• 08-19-2009
    cbrock450
    Ride the bike you have for now and look for a sweet deal this winter. The one that the guy has to unload for a incredible price. Wait until spring time and then sell the bike that you have when the market is much better for an entry level bike.
    Or be frugal and find some take off parts like a used reba and other assorted parts.
    If you are thinking about buying from your LBS and pay retail or close to it I would just sell the bike you have and start over.
    Sounds like you have already made up your mind you want a higher end bike even though you are happy with what you got.
    Good Luck



    Quote:

    Originally Posted by Drum
    Hey folks,
    I have a 2008 Rockhopper Disc 29'er that I bought last Spring and have (with help here) just about "dialed in" to me, fit-wise. (I talked myself into a 21" when a 19" might have been better for my 6'1" fatboy frame.) I have since changed stem and adjusted my seating position and handlebars/grips to where I DO find the bike to be both comfortable and enjoyable to ride.

    LBS is all Specialized and I was coming back into biking after a ten year absence, so I was more eager than choosy when shopping for a new ride. I fell in love with the orange M4 frame with the bomber motif and I made myself like the big bike.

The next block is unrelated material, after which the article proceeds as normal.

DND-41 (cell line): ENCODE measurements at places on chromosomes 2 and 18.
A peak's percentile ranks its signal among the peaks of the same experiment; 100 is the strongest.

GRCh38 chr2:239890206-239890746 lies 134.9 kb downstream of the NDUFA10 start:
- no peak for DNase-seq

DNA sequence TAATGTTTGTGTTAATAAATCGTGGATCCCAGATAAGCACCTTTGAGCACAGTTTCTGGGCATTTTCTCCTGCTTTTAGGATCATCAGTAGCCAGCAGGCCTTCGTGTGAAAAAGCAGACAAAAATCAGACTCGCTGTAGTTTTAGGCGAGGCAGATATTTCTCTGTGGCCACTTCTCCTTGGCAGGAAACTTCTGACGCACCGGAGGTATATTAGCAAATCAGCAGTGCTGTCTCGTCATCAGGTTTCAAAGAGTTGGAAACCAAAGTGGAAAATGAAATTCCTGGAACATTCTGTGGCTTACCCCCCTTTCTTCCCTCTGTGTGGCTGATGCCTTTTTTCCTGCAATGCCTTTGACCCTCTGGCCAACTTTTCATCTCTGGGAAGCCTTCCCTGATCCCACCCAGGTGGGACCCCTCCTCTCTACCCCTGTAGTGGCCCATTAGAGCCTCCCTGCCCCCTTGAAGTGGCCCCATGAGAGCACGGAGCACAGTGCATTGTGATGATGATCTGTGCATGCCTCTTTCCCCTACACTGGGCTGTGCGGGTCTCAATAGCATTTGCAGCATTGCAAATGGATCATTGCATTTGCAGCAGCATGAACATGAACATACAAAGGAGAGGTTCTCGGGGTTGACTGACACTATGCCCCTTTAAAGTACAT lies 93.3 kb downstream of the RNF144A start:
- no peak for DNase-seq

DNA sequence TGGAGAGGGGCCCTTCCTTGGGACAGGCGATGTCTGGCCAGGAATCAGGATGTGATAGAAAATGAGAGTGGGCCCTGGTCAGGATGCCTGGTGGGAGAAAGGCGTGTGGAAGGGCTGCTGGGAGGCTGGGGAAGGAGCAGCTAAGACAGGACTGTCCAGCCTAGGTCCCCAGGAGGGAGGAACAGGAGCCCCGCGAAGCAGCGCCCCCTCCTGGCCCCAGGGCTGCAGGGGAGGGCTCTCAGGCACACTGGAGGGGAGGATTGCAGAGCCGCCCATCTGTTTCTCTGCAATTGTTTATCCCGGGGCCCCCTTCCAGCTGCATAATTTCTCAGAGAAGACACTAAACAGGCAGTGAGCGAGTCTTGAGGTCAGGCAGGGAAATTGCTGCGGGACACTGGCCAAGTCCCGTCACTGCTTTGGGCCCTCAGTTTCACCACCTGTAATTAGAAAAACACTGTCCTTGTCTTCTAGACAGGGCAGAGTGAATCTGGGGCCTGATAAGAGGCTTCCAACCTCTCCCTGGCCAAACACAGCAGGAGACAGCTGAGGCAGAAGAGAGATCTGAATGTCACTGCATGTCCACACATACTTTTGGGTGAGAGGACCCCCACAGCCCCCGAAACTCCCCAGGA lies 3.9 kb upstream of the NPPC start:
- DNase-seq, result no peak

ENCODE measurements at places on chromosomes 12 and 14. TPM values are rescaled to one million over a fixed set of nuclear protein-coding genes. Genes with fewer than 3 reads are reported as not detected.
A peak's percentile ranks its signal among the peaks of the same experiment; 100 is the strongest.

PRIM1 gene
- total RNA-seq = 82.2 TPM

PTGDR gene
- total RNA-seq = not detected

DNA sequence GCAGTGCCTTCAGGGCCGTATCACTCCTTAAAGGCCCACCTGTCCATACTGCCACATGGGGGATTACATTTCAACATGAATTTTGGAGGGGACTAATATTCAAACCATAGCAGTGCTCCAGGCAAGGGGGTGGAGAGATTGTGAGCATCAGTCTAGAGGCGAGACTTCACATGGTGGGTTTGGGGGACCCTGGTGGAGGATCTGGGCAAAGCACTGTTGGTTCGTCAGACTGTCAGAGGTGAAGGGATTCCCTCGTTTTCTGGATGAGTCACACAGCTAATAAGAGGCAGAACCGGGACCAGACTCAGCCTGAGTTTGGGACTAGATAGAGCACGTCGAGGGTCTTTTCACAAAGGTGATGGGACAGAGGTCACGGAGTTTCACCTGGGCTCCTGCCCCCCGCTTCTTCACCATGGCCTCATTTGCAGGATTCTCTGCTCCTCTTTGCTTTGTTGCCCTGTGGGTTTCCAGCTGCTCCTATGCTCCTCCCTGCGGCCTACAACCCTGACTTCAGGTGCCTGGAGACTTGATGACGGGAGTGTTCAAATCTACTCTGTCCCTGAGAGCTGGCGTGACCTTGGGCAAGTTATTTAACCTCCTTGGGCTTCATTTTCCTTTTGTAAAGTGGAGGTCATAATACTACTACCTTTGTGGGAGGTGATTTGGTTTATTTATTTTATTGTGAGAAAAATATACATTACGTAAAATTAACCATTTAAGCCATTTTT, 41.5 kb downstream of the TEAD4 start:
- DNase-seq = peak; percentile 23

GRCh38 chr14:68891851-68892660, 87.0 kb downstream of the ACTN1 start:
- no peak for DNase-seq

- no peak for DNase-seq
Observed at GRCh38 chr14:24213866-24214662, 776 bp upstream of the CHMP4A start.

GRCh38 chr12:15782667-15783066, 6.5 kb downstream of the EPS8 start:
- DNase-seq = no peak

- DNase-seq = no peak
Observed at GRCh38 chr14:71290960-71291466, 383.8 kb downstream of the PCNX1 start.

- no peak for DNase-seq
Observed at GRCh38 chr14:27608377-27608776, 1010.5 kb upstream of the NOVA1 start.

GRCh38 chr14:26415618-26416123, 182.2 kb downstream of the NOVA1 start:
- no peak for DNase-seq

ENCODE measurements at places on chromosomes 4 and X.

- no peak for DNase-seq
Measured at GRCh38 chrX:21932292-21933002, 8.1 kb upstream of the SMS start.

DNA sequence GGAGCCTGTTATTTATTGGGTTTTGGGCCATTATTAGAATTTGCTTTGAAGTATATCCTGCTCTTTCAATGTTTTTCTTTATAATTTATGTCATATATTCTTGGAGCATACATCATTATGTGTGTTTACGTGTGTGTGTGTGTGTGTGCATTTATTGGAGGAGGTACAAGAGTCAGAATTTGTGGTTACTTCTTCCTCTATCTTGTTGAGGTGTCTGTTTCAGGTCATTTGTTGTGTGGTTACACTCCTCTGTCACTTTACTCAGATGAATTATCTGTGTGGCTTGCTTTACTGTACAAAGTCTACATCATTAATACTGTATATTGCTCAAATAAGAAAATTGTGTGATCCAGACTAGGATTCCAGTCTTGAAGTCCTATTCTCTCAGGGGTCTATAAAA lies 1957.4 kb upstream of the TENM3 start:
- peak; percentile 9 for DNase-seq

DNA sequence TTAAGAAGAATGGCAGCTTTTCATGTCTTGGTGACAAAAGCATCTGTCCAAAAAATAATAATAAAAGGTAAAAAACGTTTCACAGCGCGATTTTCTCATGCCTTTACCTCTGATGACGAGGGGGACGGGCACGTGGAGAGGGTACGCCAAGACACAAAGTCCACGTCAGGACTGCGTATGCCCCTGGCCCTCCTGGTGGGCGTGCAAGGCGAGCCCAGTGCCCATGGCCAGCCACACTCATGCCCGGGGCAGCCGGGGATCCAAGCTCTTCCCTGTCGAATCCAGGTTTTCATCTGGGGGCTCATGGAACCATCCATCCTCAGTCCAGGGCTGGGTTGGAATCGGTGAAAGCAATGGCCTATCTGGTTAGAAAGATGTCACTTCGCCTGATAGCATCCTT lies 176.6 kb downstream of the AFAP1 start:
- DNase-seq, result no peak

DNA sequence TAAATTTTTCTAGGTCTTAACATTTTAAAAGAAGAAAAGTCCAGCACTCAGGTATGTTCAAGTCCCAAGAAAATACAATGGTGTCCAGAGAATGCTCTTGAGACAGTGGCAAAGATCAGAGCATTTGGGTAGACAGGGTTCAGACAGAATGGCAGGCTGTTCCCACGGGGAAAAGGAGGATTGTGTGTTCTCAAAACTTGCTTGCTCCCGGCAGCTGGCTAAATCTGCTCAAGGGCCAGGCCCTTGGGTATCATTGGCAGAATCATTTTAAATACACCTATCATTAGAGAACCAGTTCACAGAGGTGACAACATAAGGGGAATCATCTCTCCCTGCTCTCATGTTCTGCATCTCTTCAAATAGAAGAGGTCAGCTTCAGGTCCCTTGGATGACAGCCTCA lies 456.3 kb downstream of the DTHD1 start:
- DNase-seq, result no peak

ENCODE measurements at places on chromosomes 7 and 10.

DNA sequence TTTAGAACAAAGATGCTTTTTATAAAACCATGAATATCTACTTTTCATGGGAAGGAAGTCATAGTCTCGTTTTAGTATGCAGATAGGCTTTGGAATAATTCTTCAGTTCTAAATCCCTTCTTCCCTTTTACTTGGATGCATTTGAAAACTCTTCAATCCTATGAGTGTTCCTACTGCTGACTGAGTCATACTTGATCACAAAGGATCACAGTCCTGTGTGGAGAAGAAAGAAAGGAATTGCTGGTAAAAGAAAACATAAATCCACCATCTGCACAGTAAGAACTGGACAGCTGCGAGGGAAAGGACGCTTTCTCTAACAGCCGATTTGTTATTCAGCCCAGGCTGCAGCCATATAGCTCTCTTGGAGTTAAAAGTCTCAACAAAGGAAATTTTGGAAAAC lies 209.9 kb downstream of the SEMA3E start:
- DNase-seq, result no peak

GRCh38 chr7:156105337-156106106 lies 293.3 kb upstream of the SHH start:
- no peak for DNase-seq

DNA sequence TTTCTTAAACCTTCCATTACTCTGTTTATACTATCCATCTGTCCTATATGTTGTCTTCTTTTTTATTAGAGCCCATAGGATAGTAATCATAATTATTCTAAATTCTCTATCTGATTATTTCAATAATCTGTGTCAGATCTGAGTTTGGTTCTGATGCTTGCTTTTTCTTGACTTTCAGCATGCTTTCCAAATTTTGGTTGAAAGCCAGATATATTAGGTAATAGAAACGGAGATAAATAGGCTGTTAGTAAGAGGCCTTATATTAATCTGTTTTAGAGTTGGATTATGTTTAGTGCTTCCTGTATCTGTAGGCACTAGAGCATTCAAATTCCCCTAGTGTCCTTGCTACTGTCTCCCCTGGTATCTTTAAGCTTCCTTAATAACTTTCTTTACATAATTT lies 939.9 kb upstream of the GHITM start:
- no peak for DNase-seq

90% of the riding I do is on relatively mellow cleared trails and miles and miles of perfectly flat canal tow path.

    All that said, after putting a few hundred miles on the bike in the last few months, I am starting to sense limitations in the suspension fork (RS Dart 3) and the brakes (Avid BB5).

    In shopping around for upgrades, I am more than a little surprised by the price points, especially the fork.

    I am also seeing lots of really cool steel, sometimes handmade, hardtails that remind me of my favorite bikes of yore.

    Which brings me to my question(s);


    - Is my RH worthy of perhaps $500-1000 (If I do wheels/drivetrain too) worth of upgrades or would I be better off selling this for say $500 and buying a $1000-1500 complete bike that already has the upgraded parts, more or less.

    - I love to buy American and, even more so, local products and I have thus developed an attraction for the Pennsylvania-made EWR OWB 29er. Figure it would cost me almost $4000 for a top of the line build on one of those.
    Am I crazy to even consider such a beast when I have a perfectly good (and possibly upgraded) RH to ride on my relatively un-challenging paths?

    Thanks in advance for your thoughts on this obviously subjective set of questions.

    Cheers,
    Drum

  • 08-19-2009
    briank10
    Hold on to what you have until winter, like cbrock said. I personally woudn't buy another bike.
  • 08-19-2009
    Drum
    That's good advice and definitely the way I am leaning.

    Maybe it is my rabbit ears picking up on all the "disrespect" for Specialized that made me wonder whether it would be foolish to hang a bunch of swanky components on one of their frames.